While bottles of this type of juice regularly cost anywhere from 40-75 MXP I was able to find them the price of 14.9 MXP each, that's a discount of between 62.75% and 80.13%! Ouch; that's bad for HEB's business, good for my daily servings of fruit.
Of course I looked for the tell-tale reasons to discount. The expiration date is far in the future, the packaging is immaculate, the brand is reputable, and most importantly it tastes great! I suppose I should take a deeper look at the product.
[caption id="attachment_288" align="aligncenter" width="222"] Central Market Organics Pear Juice information from[/caption]
The label says it's 100% fruit juice...without any sweeteners, but 29 grams of sugar per serving seems like a lot of sugar per serving. Let's check how much sugar a normal pear has.
[caption id="attachment_297" align="aligncenter" width="348"] Nutritional information from www.caloriecount.about.com[/caption]
Theory 1 - Nutrition
This was a surprise to me. 16.3 grams of sugar per pear. If you figure one serving of juice has two pears in it, then the juice doesn't seem too bad, but this brings me to possibility one!
I was alarmed to find that the pear juice had 23 grams of sugar per serving, and even more so to find that orange juice had 22 grams of sugar per serving (Tropicana Pure Premium)!
I've purchased orange juice weekly for quite some time, but clearly I never realized how much sugar was in it! Perhaps other people have had this same experience. I theorize that:
If a consumer purchases or uses the same product repeatedly, he begins to no longer pay attention to the nutritional values or the ingredients. This makes it more difficult to switch products, because when he does look at a new item, he has nothing to compare it with.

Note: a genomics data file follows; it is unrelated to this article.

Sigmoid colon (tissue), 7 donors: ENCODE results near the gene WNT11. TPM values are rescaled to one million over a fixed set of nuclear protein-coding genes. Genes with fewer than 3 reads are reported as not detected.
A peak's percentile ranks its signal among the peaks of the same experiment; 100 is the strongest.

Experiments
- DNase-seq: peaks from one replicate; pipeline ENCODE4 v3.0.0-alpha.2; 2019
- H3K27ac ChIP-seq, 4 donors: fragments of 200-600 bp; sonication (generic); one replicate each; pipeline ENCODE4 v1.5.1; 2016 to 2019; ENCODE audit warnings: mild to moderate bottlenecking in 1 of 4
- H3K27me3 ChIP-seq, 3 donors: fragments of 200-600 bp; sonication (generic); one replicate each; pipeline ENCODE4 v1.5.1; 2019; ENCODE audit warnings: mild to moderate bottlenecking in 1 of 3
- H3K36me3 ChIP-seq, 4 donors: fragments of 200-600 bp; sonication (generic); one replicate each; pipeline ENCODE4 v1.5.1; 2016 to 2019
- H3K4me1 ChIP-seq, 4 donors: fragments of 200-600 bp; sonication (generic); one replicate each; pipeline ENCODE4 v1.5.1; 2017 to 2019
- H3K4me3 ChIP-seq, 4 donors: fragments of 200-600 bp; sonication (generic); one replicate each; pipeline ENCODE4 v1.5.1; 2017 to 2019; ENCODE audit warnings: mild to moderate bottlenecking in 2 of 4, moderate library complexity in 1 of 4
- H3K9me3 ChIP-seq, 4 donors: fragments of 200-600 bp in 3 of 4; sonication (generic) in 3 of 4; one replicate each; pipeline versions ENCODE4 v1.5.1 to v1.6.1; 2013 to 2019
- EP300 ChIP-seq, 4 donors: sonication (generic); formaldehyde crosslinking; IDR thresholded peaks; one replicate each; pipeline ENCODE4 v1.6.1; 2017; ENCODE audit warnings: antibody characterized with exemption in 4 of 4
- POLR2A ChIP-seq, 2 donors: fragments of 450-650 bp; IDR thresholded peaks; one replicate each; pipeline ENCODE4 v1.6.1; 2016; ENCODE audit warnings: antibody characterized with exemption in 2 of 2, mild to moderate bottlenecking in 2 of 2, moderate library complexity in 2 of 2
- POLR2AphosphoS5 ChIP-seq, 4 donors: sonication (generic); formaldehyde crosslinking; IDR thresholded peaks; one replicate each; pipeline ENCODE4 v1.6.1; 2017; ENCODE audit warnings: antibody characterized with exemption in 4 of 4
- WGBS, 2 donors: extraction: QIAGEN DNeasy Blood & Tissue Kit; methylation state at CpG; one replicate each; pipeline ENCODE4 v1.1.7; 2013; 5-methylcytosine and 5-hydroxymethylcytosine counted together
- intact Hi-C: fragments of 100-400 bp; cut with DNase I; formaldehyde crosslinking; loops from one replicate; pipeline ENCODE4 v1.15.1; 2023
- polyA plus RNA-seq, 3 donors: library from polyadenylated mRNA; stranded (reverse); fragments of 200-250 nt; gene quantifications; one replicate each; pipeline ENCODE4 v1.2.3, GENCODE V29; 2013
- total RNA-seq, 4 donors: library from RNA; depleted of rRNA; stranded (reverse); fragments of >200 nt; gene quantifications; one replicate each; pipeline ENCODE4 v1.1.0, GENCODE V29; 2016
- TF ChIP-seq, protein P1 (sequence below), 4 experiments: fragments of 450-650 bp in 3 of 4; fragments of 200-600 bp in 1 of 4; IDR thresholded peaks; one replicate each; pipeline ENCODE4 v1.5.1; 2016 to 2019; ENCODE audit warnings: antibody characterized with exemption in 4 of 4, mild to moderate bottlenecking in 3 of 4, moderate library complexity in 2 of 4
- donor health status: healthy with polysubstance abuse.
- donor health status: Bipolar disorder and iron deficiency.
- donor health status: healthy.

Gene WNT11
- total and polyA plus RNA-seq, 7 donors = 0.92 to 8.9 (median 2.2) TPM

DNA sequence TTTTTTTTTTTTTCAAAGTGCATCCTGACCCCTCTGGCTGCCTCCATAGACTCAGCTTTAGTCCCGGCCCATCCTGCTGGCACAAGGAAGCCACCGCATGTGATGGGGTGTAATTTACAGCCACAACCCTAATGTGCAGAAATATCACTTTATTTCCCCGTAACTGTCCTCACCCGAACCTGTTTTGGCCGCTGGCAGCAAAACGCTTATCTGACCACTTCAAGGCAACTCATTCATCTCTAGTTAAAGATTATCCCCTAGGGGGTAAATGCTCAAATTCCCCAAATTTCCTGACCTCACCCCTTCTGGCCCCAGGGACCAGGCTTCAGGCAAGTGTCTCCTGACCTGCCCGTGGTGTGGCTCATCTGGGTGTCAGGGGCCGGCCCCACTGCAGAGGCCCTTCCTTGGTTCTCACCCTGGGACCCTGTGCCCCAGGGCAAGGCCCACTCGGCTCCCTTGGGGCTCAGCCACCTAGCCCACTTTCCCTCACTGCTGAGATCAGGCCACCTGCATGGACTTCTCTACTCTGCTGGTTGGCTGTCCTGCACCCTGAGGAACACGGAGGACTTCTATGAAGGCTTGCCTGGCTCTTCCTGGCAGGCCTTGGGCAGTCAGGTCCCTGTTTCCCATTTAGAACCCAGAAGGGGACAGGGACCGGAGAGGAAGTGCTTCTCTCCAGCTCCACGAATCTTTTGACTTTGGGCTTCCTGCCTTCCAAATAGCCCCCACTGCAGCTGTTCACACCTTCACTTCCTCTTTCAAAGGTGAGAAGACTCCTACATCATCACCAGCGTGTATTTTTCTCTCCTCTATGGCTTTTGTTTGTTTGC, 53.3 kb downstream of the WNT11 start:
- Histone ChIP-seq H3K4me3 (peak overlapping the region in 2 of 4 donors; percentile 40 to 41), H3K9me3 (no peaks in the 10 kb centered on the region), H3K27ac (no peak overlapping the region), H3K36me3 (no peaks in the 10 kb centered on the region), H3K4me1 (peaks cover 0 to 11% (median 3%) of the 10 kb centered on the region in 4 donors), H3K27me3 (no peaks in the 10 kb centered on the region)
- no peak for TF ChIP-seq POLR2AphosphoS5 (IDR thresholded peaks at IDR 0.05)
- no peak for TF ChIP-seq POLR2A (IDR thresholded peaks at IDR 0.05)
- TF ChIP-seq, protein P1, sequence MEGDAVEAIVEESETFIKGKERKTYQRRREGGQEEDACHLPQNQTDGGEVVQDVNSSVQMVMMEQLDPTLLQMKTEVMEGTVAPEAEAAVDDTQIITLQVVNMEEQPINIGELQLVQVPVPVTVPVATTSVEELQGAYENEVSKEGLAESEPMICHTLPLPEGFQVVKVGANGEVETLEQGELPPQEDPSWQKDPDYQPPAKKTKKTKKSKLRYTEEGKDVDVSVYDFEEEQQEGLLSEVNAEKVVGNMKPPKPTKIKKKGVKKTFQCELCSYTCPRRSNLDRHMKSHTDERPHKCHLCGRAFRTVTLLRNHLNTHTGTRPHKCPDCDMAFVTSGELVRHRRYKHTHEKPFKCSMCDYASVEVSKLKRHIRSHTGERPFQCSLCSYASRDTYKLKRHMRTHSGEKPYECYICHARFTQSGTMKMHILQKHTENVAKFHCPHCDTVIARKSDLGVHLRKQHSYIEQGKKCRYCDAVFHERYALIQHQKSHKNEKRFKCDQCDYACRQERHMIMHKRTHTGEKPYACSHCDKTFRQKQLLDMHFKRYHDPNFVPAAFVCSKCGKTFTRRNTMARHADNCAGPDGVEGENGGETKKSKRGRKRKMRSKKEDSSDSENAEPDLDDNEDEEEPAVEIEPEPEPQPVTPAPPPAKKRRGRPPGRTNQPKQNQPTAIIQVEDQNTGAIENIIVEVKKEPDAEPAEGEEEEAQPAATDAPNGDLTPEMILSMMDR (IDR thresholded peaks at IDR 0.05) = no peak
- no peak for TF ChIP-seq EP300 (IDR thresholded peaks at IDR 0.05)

Theory 2 - Placement
Nutritional factors may have been the cause of the discounts, but it's just as likely to have been the placement of the juice. At the HEB in question, there are two sections that have organic foods in them. Section 1 is a series of closely packed aisles and section 2 is on the outside of an aisle.
Section 1 is much more difficult to navigate than section 2, but it was in section 1 that I originally saw the pear juice at it's full priced glory, and on a shelf next to the floor. Here the juice was hard to find to find, and therefore, difficult to buy.
Theory 3 - Tastes
Finally I am going to return to the title of this post. There is the chance that pair juice doesn't agree with Mexico's tastes. From my observations at HEB, pears have a relatively small space reserved to them in the produce section. This could hint that there is relatively low demand for pears.
Alternatively, the lack of demand for both pears and pear juice could be explained by the quality of the pears. It's understandable that a person wouldn't buy pear juice if he ate sub-par pears (he'd think the juice would taste bad just like the fruit). In my time of buying groceries from HEB I haven't found one pair that had a pleasant taste even after letting them ripen.
Of course all of this is speculation, my luck could all be due to chance or the specifics conditions at the HEB I frequent. But, it certainly is fun to speculate about. After reading this article my friend Juan informed me that he loves pear juice, so maybe I should just count myself lucky for finding the deal first!
If you have any other ideas you'd like to pitch in, or would like to say why one of mine is wrong, feel free to post in the comments sections! Til next time.